I’m sure you can imagine how frequently I’m asked how to burn off and lose more fat. A client recently emailed me and asked about fat burning and cardio exercise. “A trainer recently told my mother she should not allow her heart rate to ever go over 100 during cardio,” wrote my client. “Is that correct?”

I have to make the assumption that this personal trainer was specifically referring to keeping my client’s mother in the “fat-burning zone.”

Well, there’s a simple answer to the question of when is fat burned: Your body is burning fat almost all of the time! The details are so much more complex, but let’s put this into a simple perspective. All of your body’s fuel systems are active at a given time, but the level of involvement depends on the intensity of your exercise workout.

In a fed state (after you’ve eaten and your body is not in starvation mode) during mild to moderate exercise, you’ll get your energy from approximately 50% carbohydrates in the food you eat, and 50% from your body’s stored fat. As the exercise intensity increases, the ratio moves more towards burning carbohydrates. At a very high intensity, your body could be running up 80% off of carbohydrates.

In contrast, when your body is at rest, you burn the highest ratio of body fat!

Does this mean if you run or sprint you’ll burn less fat? Technically, as a ratio, yes. During a high-intensity workout, more carbohydrates than body fat are burned. But here’s the important point to remember: That workout alters your body’s chemistry for the next several hours so that when you’re at rest, you’re burning much more fat than if you hadn’t exercised.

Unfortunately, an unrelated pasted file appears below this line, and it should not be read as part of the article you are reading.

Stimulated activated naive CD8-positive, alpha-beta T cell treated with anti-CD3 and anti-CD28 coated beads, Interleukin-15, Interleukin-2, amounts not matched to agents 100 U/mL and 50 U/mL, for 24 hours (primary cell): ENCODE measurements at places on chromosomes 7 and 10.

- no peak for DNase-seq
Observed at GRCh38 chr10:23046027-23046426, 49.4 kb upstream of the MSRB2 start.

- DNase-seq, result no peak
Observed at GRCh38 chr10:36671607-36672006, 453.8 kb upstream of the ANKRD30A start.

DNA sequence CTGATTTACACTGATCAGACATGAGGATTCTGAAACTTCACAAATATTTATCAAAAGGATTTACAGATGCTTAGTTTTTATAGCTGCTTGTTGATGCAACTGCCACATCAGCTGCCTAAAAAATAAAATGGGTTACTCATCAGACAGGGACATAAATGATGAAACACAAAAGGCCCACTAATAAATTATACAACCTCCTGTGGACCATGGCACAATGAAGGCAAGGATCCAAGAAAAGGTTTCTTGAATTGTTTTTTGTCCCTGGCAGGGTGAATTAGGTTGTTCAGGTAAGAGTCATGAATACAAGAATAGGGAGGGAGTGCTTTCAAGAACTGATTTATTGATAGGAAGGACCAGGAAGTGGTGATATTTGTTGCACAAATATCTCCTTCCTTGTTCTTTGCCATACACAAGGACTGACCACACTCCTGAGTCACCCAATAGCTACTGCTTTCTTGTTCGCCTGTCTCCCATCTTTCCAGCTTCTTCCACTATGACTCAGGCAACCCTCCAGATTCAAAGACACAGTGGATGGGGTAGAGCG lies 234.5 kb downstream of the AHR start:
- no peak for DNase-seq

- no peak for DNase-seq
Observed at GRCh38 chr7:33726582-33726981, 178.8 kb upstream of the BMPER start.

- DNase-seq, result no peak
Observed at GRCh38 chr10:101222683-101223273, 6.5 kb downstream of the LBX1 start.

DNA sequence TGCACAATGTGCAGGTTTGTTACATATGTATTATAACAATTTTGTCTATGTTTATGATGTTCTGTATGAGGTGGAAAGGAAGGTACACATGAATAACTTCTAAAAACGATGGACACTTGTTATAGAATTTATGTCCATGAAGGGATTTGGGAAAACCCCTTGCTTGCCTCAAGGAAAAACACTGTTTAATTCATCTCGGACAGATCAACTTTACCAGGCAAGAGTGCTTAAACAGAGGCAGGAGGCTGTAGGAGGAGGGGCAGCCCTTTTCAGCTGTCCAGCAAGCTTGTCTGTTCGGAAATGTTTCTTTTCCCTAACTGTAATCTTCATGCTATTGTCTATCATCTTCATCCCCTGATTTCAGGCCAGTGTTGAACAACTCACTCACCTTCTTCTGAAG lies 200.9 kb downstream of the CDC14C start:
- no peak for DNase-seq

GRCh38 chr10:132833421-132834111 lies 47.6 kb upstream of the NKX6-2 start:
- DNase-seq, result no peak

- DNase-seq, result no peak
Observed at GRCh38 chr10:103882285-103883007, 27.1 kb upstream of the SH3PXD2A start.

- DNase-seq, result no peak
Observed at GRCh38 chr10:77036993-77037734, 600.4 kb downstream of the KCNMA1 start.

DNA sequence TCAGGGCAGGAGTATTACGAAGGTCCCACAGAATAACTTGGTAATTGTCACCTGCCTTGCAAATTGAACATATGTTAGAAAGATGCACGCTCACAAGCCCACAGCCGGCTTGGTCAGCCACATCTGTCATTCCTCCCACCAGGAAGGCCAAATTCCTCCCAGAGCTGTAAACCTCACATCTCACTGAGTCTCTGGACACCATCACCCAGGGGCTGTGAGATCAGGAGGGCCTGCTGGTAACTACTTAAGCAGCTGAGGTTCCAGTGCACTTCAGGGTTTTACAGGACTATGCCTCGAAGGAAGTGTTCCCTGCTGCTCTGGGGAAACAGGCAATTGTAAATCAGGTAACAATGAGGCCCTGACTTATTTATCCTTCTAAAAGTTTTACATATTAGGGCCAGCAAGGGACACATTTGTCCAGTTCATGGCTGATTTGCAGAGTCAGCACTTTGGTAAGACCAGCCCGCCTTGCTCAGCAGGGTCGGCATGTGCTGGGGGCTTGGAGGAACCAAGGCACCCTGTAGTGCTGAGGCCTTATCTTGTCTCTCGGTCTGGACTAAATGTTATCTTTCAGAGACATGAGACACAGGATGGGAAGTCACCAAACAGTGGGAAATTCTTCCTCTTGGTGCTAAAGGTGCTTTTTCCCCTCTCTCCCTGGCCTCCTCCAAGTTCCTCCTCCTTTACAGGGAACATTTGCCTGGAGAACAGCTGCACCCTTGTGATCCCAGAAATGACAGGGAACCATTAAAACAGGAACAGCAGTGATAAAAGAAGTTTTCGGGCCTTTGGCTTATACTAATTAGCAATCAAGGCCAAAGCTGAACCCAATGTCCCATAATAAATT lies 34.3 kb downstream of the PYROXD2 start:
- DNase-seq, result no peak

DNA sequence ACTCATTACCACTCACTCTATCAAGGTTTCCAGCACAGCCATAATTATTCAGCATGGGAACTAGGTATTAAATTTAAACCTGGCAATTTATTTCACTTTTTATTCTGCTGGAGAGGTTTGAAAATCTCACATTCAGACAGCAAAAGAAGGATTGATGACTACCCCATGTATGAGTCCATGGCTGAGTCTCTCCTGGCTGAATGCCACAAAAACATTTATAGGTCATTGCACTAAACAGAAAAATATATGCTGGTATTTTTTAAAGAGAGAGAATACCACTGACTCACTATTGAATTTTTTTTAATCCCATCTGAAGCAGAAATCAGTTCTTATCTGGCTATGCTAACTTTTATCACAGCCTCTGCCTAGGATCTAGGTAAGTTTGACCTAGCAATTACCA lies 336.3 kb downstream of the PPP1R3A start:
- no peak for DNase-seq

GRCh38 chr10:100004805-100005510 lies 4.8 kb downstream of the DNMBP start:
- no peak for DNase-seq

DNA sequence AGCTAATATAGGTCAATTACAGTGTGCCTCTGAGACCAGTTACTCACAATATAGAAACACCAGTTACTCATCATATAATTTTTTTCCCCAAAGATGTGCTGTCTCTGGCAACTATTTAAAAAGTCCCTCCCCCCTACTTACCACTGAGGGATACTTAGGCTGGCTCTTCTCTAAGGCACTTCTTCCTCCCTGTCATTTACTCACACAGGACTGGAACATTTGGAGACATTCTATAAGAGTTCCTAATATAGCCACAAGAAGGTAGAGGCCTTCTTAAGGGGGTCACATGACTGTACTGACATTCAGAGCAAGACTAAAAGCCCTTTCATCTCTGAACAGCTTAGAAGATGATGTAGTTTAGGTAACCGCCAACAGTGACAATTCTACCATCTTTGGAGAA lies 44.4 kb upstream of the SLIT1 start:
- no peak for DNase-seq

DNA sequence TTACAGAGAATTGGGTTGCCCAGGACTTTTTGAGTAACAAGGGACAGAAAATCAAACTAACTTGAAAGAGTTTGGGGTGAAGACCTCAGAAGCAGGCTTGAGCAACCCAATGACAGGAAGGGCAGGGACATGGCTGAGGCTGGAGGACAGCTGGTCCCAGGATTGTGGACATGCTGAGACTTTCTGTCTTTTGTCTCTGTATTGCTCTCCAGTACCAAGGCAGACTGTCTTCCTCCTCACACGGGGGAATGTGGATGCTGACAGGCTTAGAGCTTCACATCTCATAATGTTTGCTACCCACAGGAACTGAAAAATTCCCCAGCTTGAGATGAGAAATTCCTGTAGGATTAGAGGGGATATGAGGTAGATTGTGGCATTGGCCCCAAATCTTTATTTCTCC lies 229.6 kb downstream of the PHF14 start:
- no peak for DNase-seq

Here’s a quote from a relevant study (I’ve bolded a very important line):

Low intensity aerobic exercise does not heavily tax any of the fuel systems, but does rely on approximately fifty percent of fat as a fuel source. Don’t get excited yet! Training the phosphagen, glycolytic and oxidative system at a moderately high intensity increases the post exercise oxygen deficit. This stimulates the metabolism for several hours after exercise, which equates to a larger percentage of fat burned overall. If your goal is to improve your sport, train the fuel system that best resembles your sport. If your goal is fat loss, train all three systems equally. If the goal is cardiovascular improvement, train all three, but spend more time training at a moderately high intensity level. I wish you well in your training.
– Williams, Melvin H. 1995. Nutrition for Fitness and Sport Dubuque, IA. WC Brown.

I hope this clarifies the fat-burning question a bit. Stay well, and thank you for your support!